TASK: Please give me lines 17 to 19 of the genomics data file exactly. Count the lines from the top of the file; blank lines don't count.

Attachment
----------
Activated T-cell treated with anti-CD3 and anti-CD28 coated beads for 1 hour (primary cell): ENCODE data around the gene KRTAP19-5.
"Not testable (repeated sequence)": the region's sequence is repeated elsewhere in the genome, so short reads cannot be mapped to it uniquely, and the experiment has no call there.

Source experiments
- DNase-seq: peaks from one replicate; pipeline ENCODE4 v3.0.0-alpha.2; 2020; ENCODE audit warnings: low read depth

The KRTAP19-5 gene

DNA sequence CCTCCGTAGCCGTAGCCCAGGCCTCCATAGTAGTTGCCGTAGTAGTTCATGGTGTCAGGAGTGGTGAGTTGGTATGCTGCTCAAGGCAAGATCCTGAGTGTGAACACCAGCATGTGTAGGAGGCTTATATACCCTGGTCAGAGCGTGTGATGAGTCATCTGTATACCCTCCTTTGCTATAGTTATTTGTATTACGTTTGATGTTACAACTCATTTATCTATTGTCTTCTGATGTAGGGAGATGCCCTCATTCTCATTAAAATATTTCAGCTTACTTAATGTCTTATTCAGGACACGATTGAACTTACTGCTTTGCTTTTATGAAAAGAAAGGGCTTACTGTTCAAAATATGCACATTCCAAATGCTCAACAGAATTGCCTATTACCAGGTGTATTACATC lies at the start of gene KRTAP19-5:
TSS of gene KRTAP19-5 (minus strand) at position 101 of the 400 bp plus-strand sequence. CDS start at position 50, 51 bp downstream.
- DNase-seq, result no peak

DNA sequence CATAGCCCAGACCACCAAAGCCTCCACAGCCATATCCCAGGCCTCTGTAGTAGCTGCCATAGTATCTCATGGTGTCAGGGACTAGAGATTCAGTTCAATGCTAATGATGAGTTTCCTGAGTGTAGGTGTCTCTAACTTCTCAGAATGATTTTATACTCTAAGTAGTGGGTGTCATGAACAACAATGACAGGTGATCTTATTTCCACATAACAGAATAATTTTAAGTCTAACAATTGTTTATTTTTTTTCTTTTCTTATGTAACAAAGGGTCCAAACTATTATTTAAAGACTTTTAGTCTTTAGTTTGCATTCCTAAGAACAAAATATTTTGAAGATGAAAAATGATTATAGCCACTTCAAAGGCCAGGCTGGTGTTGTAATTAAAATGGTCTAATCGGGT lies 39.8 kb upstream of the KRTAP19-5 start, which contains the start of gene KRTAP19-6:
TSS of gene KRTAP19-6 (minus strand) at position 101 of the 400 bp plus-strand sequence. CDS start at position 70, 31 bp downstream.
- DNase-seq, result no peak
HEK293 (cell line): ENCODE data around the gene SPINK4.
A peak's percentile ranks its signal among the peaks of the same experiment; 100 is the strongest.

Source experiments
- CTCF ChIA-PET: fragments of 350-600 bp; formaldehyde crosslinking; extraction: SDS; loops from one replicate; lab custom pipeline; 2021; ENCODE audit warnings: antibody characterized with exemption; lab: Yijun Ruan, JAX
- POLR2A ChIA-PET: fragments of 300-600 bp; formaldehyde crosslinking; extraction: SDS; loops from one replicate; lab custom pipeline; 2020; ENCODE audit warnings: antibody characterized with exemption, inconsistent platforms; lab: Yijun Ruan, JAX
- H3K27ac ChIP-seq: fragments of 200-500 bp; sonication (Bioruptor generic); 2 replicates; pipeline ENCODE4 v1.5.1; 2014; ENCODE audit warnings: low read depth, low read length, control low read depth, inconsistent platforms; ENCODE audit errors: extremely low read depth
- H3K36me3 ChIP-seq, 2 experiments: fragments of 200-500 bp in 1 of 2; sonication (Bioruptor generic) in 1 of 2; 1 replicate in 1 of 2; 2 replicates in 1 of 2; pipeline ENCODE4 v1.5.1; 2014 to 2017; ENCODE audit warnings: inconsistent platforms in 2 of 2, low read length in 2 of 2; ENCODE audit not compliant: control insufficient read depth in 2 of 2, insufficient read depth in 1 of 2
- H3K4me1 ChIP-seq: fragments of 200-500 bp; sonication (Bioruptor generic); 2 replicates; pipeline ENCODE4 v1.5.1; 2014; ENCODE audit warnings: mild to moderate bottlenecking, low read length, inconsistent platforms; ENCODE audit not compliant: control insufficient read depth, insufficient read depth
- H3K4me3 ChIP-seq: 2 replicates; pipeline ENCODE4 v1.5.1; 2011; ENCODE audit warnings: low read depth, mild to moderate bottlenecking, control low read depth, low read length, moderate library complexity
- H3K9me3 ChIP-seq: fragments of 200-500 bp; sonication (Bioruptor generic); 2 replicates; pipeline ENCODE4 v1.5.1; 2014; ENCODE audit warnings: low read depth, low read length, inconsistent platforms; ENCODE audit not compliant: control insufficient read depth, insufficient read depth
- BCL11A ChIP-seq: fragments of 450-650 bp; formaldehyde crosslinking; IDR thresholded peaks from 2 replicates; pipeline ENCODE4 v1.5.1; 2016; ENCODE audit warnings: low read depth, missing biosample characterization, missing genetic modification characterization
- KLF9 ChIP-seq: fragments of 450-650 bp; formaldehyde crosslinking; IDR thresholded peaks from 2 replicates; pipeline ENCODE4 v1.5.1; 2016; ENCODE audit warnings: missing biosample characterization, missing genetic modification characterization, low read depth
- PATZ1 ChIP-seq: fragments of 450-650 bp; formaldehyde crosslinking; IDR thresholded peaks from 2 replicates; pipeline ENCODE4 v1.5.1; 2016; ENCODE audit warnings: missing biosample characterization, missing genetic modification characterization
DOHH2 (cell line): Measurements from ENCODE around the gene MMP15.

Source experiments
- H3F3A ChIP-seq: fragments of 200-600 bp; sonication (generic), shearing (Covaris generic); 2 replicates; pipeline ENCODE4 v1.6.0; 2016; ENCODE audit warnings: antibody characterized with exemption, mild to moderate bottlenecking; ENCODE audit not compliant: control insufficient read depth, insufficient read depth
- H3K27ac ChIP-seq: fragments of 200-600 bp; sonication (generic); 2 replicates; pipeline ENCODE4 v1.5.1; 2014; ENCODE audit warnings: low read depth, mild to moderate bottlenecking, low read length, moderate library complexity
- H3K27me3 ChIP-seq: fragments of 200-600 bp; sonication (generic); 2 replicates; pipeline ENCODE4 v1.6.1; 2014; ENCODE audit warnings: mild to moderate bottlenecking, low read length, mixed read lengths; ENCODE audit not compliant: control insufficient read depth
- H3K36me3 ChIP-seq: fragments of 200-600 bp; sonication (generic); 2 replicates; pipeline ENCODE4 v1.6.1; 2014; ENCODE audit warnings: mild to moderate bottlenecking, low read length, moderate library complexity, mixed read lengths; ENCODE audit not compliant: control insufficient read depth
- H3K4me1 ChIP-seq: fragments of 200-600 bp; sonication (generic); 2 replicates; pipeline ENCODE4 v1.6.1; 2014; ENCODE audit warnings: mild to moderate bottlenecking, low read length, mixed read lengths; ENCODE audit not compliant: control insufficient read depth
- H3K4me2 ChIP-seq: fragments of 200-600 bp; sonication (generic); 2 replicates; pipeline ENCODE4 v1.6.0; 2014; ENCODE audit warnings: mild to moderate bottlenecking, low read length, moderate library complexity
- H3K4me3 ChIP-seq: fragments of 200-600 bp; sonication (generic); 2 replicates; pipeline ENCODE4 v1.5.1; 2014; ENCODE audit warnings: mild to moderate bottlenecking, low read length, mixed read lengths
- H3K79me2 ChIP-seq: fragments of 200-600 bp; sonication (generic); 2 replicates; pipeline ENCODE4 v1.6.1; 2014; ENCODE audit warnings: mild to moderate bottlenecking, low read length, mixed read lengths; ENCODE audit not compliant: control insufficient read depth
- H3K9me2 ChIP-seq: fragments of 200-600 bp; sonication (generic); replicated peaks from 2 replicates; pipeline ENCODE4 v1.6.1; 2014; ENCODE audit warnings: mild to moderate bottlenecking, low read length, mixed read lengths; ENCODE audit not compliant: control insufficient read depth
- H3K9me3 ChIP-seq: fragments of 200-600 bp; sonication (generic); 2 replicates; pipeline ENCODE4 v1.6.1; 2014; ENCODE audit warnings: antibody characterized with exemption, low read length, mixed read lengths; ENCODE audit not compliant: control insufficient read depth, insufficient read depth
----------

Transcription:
- H3K27ac ChIP-seq: fragments of 200-500 bp; sonication (Bioruptor generic); 2 replicates; pipeline ENCODE4 v1.5.1; 2014; ENCODE audit warnings: low read depth, low read length, control low read depth, inconsistent platforms; ENCODE audit errors: extremely low read depth
- H3K36me3 ChIP-seq, 2 experiments: fragments of 200-500 bp in 1 of 2; sonication (Bioruptor generic) in 1 of 2; 1 replicate in 1 of 2; 2 replicates in 1 of 2; pipeline ENCODE4 v1.5.1; 2014 to 2017; ENCODE audit warnings: inconsistent platforms in 2 of 2, low read length in 2 of 2; ENCODE audit not compliant: control insufficient read depth in 2 of 2, insufficient read depth in 1 of 2
- H3K4me1 ChIP-seq: fragments of 200-500 bp; sonication (Bioruptor generic); 2 replicates; pipeline ENCODE4 v1.5.1; 2014; ENCODE audit warnings: mild to moderate bottlenecking, low read length, inconsistent platforms; ENCODE audit not compliant: control insufficient read depth, insufficient read depth